Wolves found in breach of financial fair play rules by Uefa
The club will be forced to play with a reduced squad if it qualifies for Europe next season
Wolves manager Nuno Espírito Santo (L) and his players hug after their Europa League clash against Olympiakos in Wolverhampton, Britain. Photograph: Peter Powell/EPA
Wolves will be forced to play with a depleted squad if they qualify for Europe next season, after being found in breach of financial fair play (FFP) rules.
Uefa announced on Friday that Wolves had failed to comply with a “break-even requirement” during the 2019-20 season, finding that the club’s losses had been greater than €30 million over the year.
Wolves have agreed a settlement with Uefa under which they will pay at least €200,000 in fines, which could rise up to €600,000 depending on their compliance; they have also agreed to play with a squad of 23 players, rather than 25, should they qualify for Europe in the next two seasons.
The FFP rules are designed to stop clubs spending more than they earn, but were revised this year to allow clubs to carry greater losses in the 2019-20 season because of the effect of Covid-19 on their finances.
In the settlement, however, Wolves have agreed to limit their losses to €30 million in the financial year ending 2020. By the end of the 2021-22 season, the club will also be expected to have reached an “aggregate break-even” result for the years 2019, 2020 and 2021. Uefa rules allow for a buffer of a €30 million aggregate loss over three years within this definition.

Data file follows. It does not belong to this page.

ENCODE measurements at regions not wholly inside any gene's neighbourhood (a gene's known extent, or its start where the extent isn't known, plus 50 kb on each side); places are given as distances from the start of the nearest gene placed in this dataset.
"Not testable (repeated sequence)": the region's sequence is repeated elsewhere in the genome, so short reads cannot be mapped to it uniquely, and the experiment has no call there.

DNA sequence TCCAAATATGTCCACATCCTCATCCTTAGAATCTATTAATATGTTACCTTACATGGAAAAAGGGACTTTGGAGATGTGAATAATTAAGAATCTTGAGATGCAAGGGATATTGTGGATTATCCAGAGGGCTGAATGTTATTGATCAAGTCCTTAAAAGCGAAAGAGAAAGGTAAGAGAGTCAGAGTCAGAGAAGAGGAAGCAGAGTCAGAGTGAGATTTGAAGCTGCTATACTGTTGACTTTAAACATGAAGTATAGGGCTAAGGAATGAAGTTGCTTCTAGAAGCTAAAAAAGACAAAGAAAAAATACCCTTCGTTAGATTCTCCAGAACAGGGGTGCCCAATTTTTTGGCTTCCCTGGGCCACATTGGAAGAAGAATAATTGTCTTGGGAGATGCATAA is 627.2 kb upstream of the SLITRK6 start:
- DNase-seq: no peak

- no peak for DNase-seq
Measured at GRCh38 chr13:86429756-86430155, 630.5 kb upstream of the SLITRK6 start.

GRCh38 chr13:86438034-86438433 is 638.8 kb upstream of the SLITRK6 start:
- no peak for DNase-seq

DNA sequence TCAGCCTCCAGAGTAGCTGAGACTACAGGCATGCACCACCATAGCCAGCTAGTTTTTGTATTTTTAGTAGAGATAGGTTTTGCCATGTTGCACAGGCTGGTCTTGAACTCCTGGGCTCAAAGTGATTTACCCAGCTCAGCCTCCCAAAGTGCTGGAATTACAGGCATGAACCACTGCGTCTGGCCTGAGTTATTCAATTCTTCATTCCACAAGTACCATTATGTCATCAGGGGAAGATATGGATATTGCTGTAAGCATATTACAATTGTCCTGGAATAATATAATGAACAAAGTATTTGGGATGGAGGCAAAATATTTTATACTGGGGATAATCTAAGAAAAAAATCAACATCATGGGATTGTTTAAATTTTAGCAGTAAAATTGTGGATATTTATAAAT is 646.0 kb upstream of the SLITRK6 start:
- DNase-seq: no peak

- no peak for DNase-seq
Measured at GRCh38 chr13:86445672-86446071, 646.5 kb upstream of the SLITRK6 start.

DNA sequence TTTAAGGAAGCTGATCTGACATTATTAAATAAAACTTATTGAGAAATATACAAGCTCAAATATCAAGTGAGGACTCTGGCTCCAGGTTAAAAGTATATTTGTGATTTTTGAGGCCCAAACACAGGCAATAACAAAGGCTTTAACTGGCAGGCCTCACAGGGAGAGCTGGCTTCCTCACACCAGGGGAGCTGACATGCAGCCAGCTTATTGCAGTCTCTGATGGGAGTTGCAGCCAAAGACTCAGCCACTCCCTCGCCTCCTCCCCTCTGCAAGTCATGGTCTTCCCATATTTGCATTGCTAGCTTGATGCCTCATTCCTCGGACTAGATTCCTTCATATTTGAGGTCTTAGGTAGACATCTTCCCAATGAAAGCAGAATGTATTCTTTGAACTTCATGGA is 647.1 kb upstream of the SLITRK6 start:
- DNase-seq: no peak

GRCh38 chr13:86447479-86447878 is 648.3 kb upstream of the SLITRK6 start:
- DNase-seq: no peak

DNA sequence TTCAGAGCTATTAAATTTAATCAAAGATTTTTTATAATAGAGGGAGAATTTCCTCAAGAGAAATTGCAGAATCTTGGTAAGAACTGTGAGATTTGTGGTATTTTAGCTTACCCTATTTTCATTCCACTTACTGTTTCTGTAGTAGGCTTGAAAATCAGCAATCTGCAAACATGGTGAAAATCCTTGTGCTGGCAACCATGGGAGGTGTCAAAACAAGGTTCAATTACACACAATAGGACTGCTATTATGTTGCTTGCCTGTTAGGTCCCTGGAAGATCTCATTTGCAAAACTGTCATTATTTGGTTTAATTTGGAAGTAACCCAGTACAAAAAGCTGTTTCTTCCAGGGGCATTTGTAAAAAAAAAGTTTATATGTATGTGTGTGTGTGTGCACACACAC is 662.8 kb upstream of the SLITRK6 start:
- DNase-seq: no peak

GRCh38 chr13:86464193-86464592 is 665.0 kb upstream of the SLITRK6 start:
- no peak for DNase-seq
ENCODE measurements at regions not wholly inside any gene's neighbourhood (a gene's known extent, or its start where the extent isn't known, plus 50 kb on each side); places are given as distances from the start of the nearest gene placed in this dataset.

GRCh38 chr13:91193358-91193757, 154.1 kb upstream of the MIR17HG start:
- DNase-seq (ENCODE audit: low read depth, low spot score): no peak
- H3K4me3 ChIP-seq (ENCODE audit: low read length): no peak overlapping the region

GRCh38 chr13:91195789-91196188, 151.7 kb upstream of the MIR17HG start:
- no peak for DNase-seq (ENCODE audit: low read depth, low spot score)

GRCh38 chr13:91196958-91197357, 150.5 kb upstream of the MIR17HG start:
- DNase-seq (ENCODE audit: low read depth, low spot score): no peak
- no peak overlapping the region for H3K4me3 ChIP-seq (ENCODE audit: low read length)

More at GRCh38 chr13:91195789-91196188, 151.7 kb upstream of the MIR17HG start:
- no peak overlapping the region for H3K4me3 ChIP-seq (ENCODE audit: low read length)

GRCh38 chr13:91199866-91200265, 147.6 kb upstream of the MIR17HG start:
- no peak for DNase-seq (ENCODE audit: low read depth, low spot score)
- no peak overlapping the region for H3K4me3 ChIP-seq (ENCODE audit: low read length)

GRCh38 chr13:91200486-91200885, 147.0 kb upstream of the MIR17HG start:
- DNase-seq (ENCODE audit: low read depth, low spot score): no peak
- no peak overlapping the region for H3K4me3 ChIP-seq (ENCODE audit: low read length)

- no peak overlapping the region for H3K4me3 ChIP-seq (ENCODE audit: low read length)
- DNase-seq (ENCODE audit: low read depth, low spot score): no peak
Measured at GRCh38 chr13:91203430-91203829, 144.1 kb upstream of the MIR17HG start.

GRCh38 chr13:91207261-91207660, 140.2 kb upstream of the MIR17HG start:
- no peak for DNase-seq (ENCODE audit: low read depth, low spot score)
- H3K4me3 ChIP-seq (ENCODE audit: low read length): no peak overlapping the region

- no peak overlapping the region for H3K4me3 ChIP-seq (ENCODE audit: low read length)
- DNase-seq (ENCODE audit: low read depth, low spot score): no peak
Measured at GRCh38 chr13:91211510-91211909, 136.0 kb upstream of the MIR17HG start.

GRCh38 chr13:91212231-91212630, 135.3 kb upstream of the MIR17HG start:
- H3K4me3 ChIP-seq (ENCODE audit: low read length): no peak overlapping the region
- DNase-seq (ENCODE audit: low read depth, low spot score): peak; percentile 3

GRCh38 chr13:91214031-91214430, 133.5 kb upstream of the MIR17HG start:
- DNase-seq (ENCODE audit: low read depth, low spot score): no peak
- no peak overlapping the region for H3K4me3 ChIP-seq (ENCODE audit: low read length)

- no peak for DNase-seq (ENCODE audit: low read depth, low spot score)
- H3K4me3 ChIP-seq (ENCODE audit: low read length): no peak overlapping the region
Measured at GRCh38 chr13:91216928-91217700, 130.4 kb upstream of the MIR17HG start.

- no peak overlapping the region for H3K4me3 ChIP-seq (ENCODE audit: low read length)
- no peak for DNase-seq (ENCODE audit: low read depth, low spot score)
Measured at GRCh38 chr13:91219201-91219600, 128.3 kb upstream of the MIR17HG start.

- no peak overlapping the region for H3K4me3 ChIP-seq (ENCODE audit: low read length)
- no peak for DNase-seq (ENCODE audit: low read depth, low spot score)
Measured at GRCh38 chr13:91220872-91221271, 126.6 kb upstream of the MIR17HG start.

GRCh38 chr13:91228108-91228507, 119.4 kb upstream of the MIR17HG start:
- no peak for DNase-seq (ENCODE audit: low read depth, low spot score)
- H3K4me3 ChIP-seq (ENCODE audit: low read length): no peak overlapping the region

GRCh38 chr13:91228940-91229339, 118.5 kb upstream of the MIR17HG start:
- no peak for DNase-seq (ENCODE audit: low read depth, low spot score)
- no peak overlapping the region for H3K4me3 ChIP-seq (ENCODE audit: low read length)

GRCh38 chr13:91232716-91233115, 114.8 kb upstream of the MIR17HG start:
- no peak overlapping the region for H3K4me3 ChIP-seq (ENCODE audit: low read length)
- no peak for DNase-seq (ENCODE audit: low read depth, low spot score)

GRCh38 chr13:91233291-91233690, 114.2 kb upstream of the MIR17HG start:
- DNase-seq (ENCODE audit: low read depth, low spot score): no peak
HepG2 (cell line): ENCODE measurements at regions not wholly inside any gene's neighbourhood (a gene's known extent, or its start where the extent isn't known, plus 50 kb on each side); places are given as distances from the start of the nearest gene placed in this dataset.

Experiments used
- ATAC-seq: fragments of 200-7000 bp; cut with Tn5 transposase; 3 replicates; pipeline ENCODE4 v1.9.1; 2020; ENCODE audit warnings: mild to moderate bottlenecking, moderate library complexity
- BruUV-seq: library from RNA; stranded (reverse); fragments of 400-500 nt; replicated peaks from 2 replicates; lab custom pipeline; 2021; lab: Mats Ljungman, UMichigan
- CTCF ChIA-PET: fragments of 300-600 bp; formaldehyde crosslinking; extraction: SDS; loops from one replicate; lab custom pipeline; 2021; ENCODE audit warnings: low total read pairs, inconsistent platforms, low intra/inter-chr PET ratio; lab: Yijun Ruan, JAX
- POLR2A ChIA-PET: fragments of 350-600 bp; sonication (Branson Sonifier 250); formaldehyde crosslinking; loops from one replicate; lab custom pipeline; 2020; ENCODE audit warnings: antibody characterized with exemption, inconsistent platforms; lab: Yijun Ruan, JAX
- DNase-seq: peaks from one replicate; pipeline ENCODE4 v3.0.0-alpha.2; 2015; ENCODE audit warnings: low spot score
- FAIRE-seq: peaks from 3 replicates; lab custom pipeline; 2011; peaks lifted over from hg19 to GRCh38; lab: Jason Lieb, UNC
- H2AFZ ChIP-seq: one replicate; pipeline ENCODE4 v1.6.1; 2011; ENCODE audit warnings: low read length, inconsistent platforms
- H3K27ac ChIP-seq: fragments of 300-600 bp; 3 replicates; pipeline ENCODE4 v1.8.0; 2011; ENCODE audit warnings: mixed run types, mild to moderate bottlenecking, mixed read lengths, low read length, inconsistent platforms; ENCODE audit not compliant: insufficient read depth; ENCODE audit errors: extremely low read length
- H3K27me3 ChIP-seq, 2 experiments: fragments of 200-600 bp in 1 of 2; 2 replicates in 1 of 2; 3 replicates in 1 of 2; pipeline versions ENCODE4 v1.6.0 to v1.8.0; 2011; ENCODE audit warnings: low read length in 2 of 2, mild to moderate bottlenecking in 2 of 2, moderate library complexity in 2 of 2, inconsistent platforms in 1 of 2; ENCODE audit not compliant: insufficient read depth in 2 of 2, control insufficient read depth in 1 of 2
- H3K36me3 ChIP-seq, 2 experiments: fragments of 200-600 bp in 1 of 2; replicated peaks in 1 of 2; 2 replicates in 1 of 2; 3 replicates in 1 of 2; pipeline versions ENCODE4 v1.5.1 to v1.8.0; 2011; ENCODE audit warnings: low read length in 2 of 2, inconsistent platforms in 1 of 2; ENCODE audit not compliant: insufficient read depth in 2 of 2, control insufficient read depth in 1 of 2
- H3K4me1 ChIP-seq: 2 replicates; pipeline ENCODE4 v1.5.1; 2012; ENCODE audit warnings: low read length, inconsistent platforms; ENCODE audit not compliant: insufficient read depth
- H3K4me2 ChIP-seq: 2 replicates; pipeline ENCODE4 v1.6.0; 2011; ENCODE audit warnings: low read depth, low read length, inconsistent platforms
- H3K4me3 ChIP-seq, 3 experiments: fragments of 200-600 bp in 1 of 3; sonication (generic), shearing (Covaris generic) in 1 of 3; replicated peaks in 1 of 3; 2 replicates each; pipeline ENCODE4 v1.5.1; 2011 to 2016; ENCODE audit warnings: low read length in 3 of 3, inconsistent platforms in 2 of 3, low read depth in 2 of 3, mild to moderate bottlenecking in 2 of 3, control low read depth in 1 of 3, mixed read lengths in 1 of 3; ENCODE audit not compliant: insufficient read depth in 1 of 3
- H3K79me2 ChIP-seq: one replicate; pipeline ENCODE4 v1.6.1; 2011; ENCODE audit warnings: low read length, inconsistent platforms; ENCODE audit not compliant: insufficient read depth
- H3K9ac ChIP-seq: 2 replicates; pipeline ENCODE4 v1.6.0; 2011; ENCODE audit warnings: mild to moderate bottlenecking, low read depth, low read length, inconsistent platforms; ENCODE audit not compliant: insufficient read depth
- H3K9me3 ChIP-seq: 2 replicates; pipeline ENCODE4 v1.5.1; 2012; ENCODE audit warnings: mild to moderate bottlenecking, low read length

A final condition will see Wolves submit regular updates to Uefa on their progress in meeting the FFP targets. They join six other European clubs – Galatasaray, Istanbul Basaksehir, FK Kairat Almaty, Maccabi Tel Aviv, Lille and Porto – in having their finances scrutinised by the governing body over coming seasons.
The effectiveness of the FFP rules has come under scrutiny since Manchester City overturned a two-year ban from European football – the toughest sanction under the rules – at the court of arbitration for sport last month.
In its written explanation of the Wolves verdict, Uefa’s club financial control body spoke positively of the club’s engagement with the process. “The club has presented a reasonable and realistic projected break-even information,” it wrote. “[This] should lead the club to have a break-even surplus or deficit within the acceptable deviation on the basis of the reporting periods ending in 2019, 2020 and 2021.”